I served with the South Lancashire
Regiment and was stationed at Streatlam Camp 1955/56.
There are many memories of
this period in my life most of which are personal and in no way historic but I thought I would share a few.
I remember well a group of
regular soldiers being demobbed shortly before the 1956 Suez Crisis and signalling their undisguised hatred of the Regimental
Police has they passed through the camp gates.
They of course used the fingers
of both hands to illustrate their feelings but somehow forgot they were committed to seven years as reservists!
A couple of weeks later they
were all back when the Crisis meant their recall and to greet them were the very same Regimental Police.
You can imagine the reaction
of both sets of men and the ensuing weeks of reconciliation! We National Service men thought it was hilarious.
I used to hitch hike home
to Manchester at every
opportunity and on the day that Field Marshall Montgomery presented the Regiment with new colours at Bowes
Museum was one of those occasions.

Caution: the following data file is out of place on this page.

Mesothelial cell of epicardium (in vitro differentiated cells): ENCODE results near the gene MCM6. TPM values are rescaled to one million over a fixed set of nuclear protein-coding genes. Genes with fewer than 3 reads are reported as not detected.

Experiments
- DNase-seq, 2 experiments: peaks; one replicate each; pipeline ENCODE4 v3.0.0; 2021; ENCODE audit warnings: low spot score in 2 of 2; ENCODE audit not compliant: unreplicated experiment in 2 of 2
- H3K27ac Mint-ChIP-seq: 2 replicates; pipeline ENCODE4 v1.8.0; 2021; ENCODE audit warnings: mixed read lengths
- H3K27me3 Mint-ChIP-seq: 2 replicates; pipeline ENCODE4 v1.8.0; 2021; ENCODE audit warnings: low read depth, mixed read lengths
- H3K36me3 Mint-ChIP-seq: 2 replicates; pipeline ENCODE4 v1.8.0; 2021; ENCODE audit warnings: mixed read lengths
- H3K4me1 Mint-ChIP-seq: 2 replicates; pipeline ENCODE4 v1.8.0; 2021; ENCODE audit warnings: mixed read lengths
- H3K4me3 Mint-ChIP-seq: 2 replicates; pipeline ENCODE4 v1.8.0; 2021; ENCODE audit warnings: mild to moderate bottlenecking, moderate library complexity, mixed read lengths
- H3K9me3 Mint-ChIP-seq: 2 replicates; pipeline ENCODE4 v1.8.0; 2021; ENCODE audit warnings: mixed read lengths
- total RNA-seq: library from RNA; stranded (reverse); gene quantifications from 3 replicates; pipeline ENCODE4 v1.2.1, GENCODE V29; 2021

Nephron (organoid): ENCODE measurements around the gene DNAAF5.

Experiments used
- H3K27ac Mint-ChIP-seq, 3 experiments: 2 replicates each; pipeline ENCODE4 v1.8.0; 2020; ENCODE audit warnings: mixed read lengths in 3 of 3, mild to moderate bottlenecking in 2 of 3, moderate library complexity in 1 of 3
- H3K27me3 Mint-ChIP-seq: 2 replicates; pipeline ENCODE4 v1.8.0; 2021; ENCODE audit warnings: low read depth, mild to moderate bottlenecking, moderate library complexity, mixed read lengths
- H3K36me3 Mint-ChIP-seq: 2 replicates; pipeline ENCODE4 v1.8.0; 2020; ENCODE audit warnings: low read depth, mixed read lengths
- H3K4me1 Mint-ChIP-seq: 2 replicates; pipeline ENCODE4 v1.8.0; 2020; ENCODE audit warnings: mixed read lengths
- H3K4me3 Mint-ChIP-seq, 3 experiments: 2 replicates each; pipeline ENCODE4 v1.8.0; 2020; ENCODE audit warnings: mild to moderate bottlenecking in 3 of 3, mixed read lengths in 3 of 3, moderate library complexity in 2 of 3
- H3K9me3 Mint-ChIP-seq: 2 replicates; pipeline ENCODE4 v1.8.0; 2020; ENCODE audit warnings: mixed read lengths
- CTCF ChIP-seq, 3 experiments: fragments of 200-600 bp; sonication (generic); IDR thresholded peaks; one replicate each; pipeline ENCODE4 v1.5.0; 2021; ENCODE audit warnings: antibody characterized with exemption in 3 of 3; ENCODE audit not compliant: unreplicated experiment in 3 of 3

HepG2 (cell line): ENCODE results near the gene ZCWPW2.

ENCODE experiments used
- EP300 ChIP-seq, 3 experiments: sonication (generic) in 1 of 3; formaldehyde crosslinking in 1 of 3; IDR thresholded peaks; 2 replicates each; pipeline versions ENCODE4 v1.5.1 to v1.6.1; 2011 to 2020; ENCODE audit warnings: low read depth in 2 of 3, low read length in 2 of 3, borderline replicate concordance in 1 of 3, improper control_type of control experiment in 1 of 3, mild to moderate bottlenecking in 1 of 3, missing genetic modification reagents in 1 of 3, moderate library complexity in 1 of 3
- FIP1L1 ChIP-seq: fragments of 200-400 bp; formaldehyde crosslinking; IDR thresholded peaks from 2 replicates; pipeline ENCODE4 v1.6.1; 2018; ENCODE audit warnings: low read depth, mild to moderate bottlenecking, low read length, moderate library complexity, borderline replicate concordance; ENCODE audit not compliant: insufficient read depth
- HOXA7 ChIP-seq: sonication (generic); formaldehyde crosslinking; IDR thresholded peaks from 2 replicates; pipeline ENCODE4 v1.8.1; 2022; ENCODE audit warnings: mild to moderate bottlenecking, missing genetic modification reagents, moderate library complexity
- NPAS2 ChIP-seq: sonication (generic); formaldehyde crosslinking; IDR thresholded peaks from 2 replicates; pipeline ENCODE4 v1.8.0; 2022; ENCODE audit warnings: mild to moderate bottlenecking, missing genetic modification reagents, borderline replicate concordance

I was on parade that morning
and after the presentation made a hasty dash for the A66 and as usual started "thumbing any private car going in my direction"
sometimes without noticing if the cars were full.
The next section of this
story seems like fantasy but it is true!
While trudging along the
road I heard a vehicle coming and instinctively stuck out the thumb.
Lo and behold I had thumbed
a black limousine carrying the Field Marshall!
That thumb rapidly became
a full hand as I sprung to attention to salute him.
These hitch hiking journeys
always resulted in a return train trip back to Broomielaw station and to this day I can still hear the Station Masters
voice in the early hours of a Monday morning.
Most of us on the train would
have been asleep or at least dozing and we would be awakened by the eerie call in the darkness of "BROOMIELAW"
I have been back to Barnard
Castle on quite a few occasions since those days, once seeing Streatlam camp being dismantled and once failing
to see a single trace of where it was.
I searched for the railway
station location but forgot about Doctor Beeching's destruction of a system we will soon need again.
I nearly stayed at The Golden
Lion on one occasion. A pub where I purchased a ticket for the 1956 FA Cup Final,
paying £1 for a 3/6d terrace one.
Another everlasting memory
was spending one of the coldest winters of my young life in the sports store and hanging out a row of battalion football
shirts after washing them.
I forgot all about them until
next morning and they were absolutely rigid the next morning!
I can see them now as we
stood them on their tails in the store to thaw them out - eleven shirts now with their sleeves in an upright position. If
only we had taken a photo of them!
Terry Rourke Stockport, Cheshire